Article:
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Jacob A. Riis (1849–1914). Theodore Roosevelt, the Citizen. 1904.

Page 370

down!” And I know that the South has no truer and fairer friend in that cause than the President, who believes in “all men up,” and who with genuine statesmanship looks beyond the strife and the prejudice of to-day to the harvest-time that is coming.
  “On this whole question,” he sighed, when we had threshed it over one day, “we are in a back eddy. I don’t know how we are going to get out, or when. The one way I know that does not lead out is for us to revert to a condition of semi-slavery. That leads us farther in, because it does not stop there.”
  Let the South ponder it well, for it is true. And let it be glad that there is a man in the White House to voice its better self. “A nation cannot remain half free and half slave” or half peon. And it can never throw off its industrial fetters and take the place to which it is entitled until it is willing to build upon the dignity of manhood and of labor, of which serfdom, by whatever name, is the flat denial.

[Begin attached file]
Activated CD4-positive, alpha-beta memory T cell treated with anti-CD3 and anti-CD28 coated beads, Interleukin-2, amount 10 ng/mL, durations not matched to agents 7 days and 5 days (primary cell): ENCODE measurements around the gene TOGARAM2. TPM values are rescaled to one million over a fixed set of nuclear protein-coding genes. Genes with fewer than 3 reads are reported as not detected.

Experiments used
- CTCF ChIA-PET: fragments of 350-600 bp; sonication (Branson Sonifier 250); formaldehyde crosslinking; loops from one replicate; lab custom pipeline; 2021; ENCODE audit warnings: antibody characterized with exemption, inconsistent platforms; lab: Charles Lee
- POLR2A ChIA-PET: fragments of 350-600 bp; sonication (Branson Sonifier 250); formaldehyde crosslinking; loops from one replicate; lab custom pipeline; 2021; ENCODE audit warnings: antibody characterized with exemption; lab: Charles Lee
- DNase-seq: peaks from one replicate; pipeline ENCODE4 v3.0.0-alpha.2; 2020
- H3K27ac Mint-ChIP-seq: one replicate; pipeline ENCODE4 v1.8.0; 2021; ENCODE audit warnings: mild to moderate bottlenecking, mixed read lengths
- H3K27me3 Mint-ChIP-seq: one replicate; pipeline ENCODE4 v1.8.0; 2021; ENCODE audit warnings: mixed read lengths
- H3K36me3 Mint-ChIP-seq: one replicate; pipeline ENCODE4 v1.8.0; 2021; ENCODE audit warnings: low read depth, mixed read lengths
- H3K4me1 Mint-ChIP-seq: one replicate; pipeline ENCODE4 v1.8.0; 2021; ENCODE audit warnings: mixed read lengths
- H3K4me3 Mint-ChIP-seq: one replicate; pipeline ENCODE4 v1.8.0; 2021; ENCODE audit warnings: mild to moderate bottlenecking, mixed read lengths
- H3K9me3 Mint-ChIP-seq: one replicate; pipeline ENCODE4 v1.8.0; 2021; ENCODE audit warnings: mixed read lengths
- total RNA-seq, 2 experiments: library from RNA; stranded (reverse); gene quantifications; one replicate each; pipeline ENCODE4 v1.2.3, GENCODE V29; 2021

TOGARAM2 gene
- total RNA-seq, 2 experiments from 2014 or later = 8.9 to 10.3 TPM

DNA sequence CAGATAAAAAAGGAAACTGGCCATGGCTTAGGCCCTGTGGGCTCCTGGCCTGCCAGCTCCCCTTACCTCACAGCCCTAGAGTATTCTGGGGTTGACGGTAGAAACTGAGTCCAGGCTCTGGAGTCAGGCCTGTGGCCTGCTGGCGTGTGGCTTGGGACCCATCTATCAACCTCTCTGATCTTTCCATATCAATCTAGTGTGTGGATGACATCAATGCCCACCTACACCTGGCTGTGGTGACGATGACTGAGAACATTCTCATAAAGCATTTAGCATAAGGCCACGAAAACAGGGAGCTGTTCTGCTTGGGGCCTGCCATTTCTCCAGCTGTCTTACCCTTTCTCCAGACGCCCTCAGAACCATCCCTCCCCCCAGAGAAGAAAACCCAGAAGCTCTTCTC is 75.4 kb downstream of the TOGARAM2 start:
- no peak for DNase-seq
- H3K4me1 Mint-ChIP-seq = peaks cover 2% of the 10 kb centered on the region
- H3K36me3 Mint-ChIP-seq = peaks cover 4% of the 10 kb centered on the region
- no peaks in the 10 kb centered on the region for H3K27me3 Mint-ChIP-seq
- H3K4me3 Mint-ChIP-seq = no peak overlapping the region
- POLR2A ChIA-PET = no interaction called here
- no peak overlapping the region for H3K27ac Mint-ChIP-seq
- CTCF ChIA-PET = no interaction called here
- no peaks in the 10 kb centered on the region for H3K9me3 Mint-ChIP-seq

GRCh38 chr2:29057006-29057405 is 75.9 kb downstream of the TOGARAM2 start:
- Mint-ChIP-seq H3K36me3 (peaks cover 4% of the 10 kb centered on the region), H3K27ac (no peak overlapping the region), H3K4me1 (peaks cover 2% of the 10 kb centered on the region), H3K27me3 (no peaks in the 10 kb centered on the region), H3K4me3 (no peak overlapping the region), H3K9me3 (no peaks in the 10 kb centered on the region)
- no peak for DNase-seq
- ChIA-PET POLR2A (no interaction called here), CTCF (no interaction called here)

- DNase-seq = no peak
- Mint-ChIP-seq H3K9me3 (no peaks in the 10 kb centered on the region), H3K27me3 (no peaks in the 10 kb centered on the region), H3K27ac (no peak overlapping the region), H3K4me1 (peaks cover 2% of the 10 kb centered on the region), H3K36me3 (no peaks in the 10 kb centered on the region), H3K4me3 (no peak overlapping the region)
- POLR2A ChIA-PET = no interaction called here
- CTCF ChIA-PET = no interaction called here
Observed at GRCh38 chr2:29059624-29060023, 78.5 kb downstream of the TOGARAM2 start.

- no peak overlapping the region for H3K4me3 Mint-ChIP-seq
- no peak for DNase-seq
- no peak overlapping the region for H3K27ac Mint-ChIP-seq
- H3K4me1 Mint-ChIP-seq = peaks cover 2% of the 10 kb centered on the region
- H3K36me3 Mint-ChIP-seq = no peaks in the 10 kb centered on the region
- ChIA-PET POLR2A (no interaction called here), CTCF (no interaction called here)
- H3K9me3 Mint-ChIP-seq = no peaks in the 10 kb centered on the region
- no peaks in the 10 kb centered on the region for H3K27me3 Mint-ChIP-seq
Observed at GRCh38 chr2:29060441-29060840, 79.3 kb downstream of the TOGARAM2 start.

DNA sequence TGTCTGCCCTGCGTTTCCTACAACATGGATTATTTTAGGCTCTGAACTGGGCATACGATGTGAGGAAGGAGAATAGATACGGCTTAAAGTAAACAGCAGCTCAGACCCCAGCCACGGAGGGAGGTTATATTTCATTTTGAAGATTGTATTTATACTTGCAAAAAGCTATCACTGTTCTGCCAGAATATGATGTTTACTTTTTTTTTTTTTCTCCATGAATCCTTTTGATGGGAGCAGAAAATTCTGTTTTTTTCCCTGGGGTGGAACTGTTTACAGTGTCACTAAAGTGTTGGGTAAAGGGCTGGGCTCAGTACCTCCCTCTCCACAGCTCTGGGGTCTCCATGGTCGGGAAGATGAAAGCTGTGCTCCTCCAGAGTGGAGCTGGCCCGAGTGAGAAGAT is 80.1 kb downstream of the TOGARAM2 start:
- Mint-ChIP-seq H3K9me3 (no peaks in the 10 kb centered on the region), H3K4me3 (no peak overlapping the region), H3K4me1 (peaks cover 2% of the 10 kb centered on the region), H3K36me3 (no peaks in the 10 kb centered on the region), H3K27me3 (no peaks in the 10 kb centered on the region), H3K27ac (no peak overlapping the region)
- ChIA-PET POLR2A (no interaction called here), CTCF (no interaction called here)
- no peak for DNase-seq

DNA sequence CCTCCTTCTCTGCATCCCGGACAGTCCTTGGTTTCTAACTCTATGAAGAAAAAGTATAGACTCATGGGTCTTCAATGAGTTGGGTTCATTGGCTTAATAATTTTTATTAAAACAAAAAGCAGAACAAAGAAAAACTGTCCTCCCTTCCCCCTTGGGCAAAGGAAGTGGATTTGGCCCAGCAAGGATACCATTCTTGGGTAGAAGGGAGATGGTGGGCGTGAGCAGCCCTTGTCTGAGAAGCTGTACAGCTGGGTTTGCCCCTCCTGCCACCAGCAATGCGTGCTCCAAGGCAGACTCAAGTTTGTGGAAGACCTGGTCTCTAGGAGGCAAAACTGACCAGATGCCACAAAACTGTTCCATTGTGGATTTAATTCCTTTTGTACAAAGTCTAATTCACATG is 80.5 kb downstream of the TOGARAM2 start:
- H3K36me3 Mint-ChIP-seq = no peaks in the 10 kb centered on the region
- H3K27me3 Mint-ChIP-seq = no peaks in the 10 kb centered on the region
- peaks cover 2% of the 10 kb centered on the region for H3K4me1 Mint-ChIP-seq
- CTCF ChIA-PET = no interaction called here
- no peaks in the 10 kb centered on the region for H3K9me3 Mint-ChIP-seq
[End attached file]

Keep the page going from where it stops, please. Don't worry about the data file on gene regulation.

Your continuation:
Truly, the world moves with giant strides once the policy of postponement is sidetracked and notice is served that the man at the throttle is willing to give ear. I wonder now how many